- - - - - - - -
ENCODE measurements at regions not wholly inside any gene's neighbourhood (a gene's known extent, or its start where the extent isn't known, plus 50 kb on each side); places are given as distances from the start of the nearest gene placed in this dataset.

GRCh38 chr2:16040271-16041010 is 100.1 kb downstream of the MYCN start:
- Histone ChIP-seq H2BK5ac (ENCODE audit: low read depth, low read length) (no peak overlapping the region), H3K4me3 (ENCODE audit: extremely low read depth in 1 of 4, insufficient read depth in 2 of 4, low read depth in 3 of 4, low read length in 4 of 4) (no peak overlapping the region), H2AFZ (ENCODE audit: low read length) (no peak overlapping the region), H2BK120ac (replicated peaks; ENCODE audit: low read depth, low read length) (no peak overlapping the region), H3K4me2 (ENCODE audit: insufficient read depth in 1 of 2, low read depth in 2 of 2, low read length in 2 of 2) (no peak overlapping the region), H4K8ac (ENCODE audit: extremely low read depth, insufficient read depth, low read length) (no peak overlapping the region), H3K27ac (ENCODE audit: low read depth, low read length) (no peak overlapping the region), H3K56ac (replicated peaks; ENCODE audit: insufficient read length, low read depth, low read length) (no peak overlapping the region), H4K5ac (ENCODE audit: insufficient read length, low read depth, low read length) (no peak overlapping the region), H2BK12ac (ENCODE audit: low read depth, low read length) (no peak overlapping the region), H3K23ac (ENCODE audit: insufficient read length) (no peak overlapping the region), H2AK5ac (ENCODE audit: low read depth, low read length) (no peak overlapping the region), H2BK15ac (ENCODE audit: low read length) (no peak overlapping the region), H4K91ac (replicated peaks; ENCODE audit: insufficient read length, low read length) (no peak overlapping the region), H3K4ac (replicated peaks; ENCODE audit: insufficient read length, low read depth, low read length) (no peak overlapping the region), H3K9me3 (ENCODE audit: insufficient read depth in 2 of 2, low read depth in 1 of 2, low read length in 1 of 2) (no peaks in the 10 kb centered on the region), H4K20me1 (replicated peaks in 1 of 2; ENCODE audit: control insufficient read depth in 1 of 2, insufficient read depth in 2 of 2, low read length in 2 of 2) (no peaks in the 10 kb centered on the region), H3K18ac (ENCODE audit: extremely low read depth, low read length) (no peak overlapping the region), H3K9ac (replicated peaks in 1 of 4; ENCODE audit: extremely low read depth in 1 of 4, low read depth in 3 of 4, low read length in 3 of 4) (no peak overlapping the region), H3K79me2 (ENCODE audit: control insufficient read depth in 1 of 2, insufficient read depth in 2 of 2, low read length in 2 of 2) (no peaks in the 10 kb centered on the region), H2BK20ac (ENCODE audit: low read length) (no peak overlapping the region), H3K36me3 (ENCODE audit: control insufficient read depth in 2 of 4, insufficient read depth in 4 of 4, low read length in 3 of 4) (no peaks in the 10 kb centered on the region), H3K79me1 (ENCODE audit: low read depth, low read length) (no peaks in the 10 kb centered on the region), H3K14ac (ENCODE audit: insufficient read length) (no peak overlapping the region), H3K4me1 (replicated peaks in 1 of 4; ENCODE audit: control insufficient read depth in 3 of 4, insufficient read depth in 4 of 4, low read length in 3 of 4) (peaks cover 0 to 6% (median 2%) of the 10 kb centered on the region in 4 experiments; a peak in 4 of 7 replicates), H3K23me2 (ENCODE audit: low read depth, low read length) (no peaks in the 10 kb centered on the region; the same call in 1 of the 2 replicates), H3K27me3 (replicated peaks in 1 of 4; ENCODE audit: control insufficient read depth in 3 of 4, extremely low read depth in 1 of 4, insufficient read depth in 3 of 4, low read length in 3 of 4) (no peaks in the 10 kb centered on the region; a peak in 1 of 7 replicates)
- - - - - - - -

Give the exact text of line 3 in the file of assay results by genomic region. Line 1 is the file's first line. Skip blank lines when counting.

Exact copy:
- Histone ChIP-seq H2BK5ac (ENCODE audit: low read depth, low read length) (no peak overlapping the region), H3K4me3 (ENCODE audit: extremely low read depth in 1 of 4, insufficient read depth in 2 of 4, low read depth in 3 of 4, low read length in 4 of 4) (no peak overlapping the region), H2AFZ (ENCODE audit: low read length) (no peak overlapping the region), H2BK120ac (replicated peaks; ENCODE audit: low read depth, low read length) (no peak overlapping the region), H3K4me2 (ENCODE audit: insufficient read depth in 1 of 2, low read depth in 2 of 2, low read length in 2 of 2) (no peak overlapping the region), H4K8ac (ENCODE audit: extremely low read depth, insufficient read depth, low read length) (no peak overlapping the region), H3K27ac (ENCODE audit: low read depth, low read length) (no peak overlapping the region), H3K56ac (replicated peaks; ENCODE audit: insufficient read length, low read depth, low read length) (no peak overlapping the region), H4K5ac (ENCODE audit: insufficient read length, low read depth, low read length) (no peak overlapping the region), H2BK12ac (ENCODE audit: low read depth, low read length) (no peak overlapping the region), H3K23ac (ENCODE audit: insufficient read length) (no peak overlapping the region), H2AK5ac (ENCODE audit: low read depth, low read length) (no peak overlapping the region), H2BK15ac (ENCODE audit: low read length) (no peak overlapping the region), H4K91ac (replicated peaks; ENCODE audit: insufficient read length, low read length) (no peak overlapping the region), H3K4ac (replicated peaks; ENCODE audit: insufficient read length, low read depth, low read length) (no peak overlapping the region), H3K9me3 (ENCODE audit: insufficient read depth in 2 of 2, low read depth in 1 of 2, low read length in 1 of 2) (no peaks in the 10 kb centered on the region), H4K20me1 (replicated peaks in 1 of 2; ENCODE audit: control insufficient read depth in 1 of 2, insufficient read depth in 2 of 2, low read length in 2 of 2) (no peaks in the 10 kb centered on the region), H3K18ac (ENCODE audit: extremely low read depth, low read length) (no peak overlapping the region), H3K9ac (replicated peaks in 1 of 4; ENCODE audit: extremely low read depth in 1 of 4, low read depth in 3 of 4, low read length in 3 of 4) (no peak overlapping the region), H3K79me2 (ENCODE audit: control insufficient read depth in 1 of 2, insufficient read depth in 2 of 2, low read length in 2 of 2) (no peaks in the 10 kb centered on the region), H2BK20ac (ENCODE audit: low read length) (no peak overlapping the region), H3K36me3 (ENCODE audit: control insufficient read depth in 2 of 4, insufficient read depth in 4 of 4, low read length in 3 of 4) (no peaks in the 10 kb centered on the region), H3K79me1 (ENCODE audit: low read depth, low read length) (no peaks in the 10 kb centered on the region), H3K14ac (ENCODE audit: insufficient read length) (no peak overlapping the region), H3K4me1 (replicated peaks in 1 of 4; ENCODE audit: control insufficient read depth in 3 of 4, insufficient read depth in 4 of 4, low read length in 3 of 4) (peaks cover 0 to 6% (median 2%) of the 10 kb centered on the region in 4 experiments; a peak in 4 of 7 replicates), H3K23me2 (ENCODE audit: low read depth, low read length) (no peaks in the 10 kb centered on the region; the same call in 1 of the 2 replicates), H3K27me3 (replicated peaks in 1 of 4; ENCODE audit: control insufficient read depth in 3 of 4, extremely low read depth in 1 of 4, insufficient read depth in 3 of 4, low read length in 3 of 4) (no peaks in the 10 kb centered on the region; a peak in 1 of 7 replicates)